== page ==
## probability math

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• I recently read about an astrologer who was asked to write horoscopes for 12 unidentified people, meet those 12 people, and then guess which was which. The
Message 1 of 2 , Feb 8, 2002
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for 12 unidentified people, meet those 12 people, and then guess
which was which.
The astrologer didn't make a single correct guess.

That surprised me, because I thought that the chances were greater
than 50% in favor of getting at least one correct guess.

But I think I was wrong. I began calculating the formula for the
chances of getting at least one correct match given the number of
people being matched. Here's what I came up with:

Given 1 person, the chances are 1 out of 1.
Given 2 persons, the chances are 1 out of 2.
Given 3 persons, the chances are 4 out of 6.
Given 4 persons, the chances are 6 out of 16.

And that's as far as I figured.
I can't discern a pattern from this data, and it would be quite
laborious to figure out the chances given 5 persons.
Does anything already know what the formula is?
Or does anything see a formula from this data?

Thomas Robertson
http://www.pentatonika.com
• Thomas, actually some paranormalists have tried to get credit for reverse hits when they appear to get far below normal chance. It utterly amazes me that so
Message 2 of 2 , Feb 9, 2002
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Thomas,

actually some paranormalists have tried to get credit for "reverse hits" when they
appear to get far below normal chance. It utterly amazes me that so many people
believe in astrology when it is so simple to disprove. Culver and Ianna wrote the
one of the only good (read skeptical) book on astrology out there.

I'm bcc-ing a high school student who has some interest in taking on a
senior project to investigate paranormal claims. I personally think the math
of looking for above chance probabilities of hits could be fascinating.
Probability does sometimes appear to violate ones intuitive sense. If I were
testing astrology, I'd probably try to have people pick which of only 4 charts
were heir's. I'd also take care to try to filter out subjects who already closely
followed their charts. Realize that if you disproved one astrologer, others would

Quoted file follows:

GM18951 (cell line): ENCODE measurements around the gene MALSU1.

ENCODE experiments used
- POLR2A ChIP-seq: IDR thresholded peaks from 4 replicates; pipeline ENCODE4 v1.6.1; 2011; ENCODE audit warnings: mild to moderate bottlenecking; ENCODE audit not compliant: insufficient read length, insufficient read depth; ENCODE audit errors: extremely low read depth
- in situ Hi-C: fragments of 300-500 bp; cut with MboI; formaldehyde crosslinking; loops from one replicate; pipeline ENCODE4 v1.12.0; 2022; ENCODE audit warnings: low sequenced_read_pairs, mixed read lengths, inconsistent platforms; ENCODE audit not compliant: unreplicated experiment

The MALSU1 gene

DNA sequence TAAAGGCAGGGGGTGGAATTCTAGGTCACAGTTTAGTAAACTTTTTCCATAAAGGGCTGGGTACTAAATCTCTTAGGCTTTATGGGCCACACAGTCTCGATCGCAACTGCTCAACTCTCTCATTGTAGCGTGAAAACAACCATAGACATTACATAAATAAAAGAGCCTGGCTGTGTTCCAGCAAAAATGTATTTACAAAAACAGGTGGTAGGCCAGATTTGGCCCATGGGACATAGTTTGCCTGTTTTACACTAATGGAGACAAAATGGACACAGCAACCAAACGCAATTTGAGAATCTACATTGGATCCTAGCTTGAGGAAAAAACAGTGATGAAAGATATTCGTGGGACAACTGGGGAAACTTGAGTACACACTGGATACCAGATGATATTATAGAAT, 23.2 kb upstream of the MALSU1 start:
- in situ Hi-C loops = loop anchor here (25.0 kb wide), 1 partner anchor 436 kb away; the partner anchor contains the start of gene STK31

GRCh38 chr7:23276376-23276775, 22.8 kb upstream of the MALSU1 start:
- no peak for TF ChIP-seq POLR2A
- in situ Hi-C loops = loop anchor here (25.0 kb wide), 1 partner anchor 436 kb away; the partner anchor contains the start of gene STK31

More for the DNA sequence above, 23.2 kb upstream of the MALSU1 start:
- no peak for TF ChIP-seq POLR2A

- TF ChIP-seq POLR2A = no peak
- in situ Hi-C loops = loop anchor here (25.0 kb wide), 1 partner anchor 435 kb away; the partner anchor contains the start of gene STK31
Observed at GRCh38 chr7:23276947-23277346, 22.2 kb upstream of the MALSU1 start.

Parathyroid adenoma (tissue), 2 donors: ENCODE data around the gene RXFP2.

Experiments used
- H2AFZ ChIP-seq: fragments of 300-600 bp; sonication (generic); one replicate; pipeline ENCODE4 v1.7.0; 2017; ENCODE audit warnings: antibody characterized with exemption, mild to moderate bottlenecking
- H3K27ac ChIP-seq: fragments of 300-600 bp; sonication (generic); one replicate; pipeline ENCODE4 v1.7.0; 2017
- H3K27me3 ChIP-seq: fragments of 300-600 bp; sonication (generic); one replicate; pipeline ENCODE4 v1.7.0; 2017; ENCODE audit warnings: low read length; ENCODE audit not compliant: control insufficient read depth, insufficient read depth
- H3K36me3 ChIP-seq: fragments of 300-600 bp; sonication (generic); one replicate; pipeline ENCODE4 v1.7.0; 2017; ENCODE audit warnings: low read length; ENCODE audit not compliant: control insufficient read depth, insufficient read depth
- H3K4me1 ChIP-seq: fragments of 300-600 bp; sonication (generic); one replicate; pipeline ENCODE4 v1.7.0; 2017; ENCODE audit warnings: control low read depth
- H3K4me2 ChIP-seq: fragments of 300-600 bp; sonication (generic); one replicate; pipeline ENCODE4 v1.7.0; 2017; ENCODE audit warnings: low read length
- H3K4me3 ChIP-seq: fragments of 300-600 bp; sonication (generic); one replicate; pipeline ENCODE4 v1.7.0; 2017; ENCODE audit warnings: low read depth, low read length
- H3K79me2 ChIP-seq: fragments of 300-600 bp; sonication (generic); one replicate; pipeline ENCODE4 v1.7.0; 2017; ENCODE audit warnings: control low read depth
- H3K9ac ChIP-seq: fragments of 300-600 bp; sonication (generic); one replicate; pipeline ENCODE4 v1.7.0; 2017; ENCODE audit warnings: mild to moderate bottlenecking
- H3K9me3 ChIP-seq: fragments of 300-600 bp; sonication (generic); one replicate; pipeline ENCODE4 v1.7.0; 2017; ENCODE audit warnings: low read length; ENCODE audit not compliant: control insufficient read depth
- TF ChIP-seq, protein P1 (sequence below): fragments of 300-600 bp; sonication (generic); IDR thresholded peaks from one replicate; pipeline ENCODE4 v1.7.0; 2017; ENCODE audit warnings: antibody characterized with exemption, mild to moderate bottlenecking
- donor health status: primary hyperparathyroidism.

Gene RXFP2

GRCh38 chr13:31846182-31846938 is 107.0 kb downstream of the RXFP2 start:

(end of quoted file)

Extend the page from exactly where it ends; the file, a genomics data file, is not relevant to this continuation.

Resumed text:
say you used the wrong method. I offer a lot more ramblings on astrology at:
http://www.phact.org/e/astrolgy.htm

Eric Krieg
----- Original Message -----
From: "pentatonika2000" <pentatonika@...>
To: <skeptical@yahoogroups.com>
Sent: Saturday, February 09, 2002 1:54 AM
Subject: [skeptical] probability math

>
> for 12 unidentified people, meet those 12 people, and then guess
> which was which.
> The astrologer didn't make a single correct guess.
>
> That surprised me, because I thought that the chances were greater
> than 50% in favor of getting at least one correct guess.
>
> But I think I was wrong. I began calculating the formula for the
> chances of getting at least one correct match given the number of
> people being matched. Here's what I came up with:
>
> Given 1 person, the chances are 1 out of 1.
> Given 2 persons, the chances are 1 out of 2.
> Given 3 persons, the chances are 4 out of 6.
> Given 4 persons, the chances are 6 out of 16.
>
> And that's as far as I figured.
> I can't discern a pattern from this data, and it would be quite
> laborious to figure out the chances given 5 persons.
> Does anything already know what the formula is?
> Or does anything see a formula from this data?
> If so, please write back.
>
> Thomas Robertson
> http://www.pentatonika.com
>
>
>
>
>
> Your use of Yahoo! Groups is subject to http://docs.yahoo.com/info/terms/
>
>
>
>
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